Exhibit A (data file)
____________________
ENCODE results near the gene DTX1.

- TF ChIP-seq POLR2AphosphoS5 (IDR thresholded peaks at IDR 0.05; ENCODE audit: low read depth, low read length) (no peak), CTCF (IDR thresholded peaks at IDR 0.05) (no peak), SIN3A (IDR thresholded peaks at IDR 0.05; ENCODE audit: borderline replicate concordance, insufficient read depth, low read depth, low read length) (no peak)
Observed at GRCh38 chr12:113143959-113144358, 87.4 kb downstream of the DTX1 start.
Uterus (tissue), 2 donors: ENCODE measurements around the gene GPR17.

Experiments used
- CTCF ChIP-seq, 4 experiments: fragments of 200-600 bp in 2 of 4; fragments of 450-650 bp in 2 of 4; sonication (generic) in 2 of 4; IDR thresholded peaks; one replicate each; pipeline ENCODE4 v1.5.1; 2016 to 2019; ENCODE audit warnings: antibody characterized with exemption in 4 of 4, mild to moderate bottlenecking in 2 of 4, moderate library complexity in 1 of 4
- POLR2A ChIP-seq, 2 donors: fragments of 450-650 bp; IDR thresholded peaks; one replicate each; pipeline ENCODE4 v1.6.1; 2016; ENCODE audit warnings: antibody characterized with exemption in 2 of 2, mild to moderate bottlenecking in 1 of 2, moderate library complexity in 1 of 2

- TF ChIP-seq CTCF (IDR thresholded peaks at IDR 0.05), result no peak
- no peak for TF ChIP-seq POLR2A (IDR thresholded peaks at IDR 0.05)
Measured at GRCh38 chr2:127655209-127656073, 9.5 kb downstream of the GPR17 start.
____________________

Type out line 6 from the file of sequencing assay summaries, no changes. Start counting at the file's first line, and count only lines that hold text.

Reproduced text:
- CTCF ChIP-seq, 4 experiments: fragments of 200-600 bp in 2 of 4; fragments of 450-650 bp in 2 of 4; sonication (generic) in 2 of 4; IDR thresholded peaks; one replicate each; pipeline ENCODE4 v1.5.1; 2016 to 2019; ENCODE audit warnings: antibody characterized with exemption in 4 of 4, mild to moderate bottlenecking in 2 of 4, moderate library complexity in 1 of 4